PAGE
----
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Benchmark Results: Crysis

Part 3: Building A Balanced Gaming PC
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Crysis:

First up is Crysis. Although this first-person shooter was released in November of 2007, it still arguably represents one of the most graphically-demanding games out there. We needed to settle for less-than-maximum eye candy just to achieve any level of playability, so our compromise was to test at Very High detail levels and no AA, rather than drop to high details and enable AA.

Utilizing our normal benchmark tool provides a good combination of graphical eye candy and physics effects. Our typical target has been 40 FPS, but we put that foregone conclusion to the test in preparation for this series, playing and FRAPS benchmarking numerous configurations in three of the most demanding levels of the game.

The 40 FPS target remains our recommendation. Although Crysis is still quite playable at less than 40 FPS, there will be areas in levels like “Paradise Lost” and “Assault” where framerates will drop into the mid 20s. We feel the 40 FPS recommendation is a safe bet for acceptable performance, although the possibility still exists that stuttering during the game’s closing battle in “Reckoning” could require settings to be tuned down just a bit.

The Intel Pentium E6300 was the only one of the seven processors tested in Parts 1 and 2 that fell in the “too little CPU” quadrant at our lowest resolution. We fully expected overclocking would change this, but it’s surprising just how much the nearly 3.9 GHz E6300 is limiting the performance of the GeForce GTX 285 and up. Pairing with the overclocked GeForce GTX 295, for instance, brings just borderline-playable performance, when in Part 1, the stock GTX 295 and Core i7-920 managed to average 58 FPS.

However, overclocking this inexpensive dual-core processor does allow us to tap the full potential of the Radeon HD 4890, making for the most affordable pairing to reach our target performance level. Some gamers may find a highly-overclocked GeForce GTX 260 acceptable here, but our factory overclocked model still fell 3 FPS shy of the mark.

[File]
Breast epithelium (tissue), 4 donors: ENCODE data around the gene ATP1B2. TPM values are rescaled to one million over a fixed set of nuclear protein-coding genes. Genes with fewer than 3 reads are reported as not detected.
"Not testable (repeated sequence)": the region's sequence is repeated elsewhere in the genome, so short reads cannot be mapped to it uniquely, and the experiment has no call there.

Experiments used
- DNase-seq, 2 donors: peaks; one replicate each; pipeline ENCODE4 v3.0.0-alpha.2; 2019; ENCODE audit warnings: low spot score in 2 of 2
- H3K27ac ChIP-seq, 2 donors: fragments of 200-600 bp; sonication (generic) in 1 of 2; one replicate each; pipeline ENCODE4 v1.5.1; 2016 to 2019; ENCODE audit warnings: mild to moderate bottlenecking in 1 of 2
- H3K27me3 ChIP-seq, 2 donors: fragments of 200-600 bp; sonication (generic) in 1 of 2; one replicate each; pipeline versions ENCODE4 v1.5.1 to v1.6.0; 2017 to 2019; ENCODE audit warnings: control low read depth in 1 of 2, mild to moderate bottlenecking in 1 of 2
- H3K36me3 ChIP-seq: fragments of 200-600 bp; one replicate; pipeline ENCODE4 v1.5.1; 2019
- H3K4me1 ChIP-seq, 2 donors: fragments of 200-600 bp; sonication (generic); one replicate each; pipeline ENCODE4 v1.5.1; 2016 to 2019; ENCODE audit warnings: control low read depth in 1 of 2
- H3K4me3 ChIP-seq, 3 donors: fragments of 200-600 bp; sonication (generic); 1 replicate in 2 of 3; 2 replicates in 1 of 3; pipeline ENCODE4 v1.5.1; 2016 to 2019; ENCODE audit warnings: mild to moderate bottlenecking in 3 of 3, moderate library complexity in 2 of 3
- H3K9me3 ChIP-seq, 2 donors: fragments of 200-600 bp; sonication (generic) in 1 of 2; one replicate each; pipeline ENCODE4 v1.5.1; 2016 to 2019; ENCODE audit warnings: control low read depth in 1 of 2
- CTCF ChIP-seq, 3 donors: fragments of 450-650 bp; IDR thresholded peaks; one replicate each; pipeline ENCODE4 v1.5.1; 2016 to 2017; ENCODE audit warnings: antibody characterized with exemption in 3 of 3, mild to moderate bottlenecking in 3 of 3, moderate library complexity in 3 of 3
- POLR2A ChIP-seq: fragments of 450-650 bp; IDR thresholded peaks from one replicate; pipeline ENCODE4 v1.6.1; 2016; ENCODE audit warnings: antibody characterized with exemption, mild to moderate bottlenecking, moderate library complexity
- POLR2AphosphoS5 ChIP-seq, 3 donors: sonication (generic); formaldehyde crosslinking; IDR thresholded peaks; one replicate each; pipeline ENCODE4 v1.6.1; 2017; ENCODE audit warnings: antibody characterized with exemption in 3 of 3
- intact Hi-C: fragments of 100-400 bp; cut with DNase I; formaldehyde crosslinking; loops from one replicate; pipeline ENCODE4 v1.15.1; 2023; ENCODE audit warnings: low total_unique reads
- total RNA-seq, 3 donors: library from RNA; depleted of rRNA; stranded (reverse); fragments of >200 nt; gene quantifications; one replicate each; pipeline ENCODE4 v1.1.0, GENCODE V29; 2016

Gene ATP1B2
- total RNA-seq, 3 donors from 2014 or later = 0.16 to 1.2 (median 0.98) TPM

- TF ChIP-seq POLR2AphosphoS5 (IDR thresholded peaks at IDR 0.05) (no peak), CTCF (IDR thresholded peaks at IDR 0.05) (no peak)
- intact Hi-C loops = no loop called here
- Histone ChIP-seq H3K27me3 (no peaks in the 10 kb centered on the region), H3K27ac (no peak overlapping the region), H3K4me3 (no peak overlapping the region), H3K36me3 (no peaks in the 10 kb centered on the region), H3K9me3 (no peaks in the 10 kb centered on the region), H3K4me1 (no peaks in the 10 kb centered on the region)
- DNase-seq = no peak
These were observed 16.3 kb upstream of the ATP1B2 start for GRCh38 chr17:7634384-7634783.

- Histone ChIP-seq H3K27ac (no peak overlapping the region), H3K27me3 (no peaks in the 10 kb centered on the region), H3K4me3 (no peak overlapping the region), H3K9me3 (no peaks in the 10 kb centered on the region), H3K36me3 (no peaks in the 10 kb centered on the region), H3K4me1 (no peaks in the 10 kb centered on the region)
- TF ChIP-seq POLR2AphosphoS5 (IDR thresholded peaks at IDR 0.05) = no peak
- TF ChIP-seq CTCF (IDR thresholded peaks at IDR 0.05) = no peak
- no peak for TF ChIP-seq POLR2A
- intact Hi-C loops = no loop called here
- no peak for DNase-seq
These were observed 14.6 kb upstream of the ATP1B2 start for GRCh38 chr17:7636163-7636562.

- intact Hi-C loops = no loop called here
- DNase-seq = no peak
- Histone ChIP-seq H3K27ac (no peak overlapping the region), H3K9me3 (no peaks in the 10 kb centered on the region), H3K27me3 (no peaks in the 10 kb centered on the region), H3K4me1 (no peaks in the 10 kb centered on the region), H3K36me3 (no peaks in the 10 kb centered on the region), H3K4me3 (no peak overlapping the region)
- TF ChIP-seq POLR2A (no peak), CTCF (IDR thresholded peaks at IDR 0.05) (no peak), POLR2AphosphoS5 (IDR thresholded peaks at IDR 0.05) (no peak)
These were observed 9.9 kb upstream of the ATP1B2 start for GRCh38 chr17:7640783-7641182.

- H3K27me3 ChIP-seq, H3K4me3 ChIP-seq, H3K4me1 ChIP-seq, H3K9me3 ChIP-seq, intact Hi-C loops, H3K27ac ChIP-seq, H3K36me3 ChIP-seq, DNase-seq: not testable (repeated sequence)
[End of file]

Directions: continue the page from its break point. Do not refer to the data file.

If you are looking to dig out Crysis and see it in all its glory, prepare to drop a good chunk of change dedicated to graphics. The Radeon HD 5870 is the only one of our single-GPU cards to remain playable at even a modest 1680x1050 resolution. Luckily if you are willing to overclock, adequate performance can still be squeezed even paired with an inexpensive CPU.

Getting the full potential from a GeForce GTX 295 requires pairing with a quad-core processor, while Radeon HD 5970 owners will find even a high-clocked Core 2 Duo can do the trick.

Our overclocked Radeon HD 5870 would likely still handle 1080p quite well, but 1920x1200 tempts us to bump up voltages and seek higher graphics core speeds. The reality is that at this resolution, we have now entered dual-GPU territory. The Pentium E6300 does manage to deliver playable performance here, but we certainly can’t recommend pairing it with a $700 graphics solution.

All of today’s platforms fall far short, as we simply do not have the graphics muscle needed for 2560x1600. Performance occasionally slows to a crawl, causing the sporadic variations in the GeForce cards.

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  • 14 Hide
    builderbobftw , May 12, 2010 1:45 PM
    Quote:
    Its total nonsense, buying pc for gaming today. I have Xbox360 and PS3 + Nintendo DS and also QuadCore based gaming PC. I dont play on PC anymore, im only using it for browsing, listening music and communicating with others. Netbook should be totally sufficient for such task, i will never buy PC for gaming in future. GO and buy gaming console, if you have good TV, and you will be sitting around 2 - 2,5 meters from screen, graphics is pretty good - totally sufficient.


    if the diffrence bewteen console and PC isn't night and day, you must be using a 5450.
  • 12 Hide
    ColMirage , May 12, 2010 4:22 AM
    fatkid35first!

    Facepalm...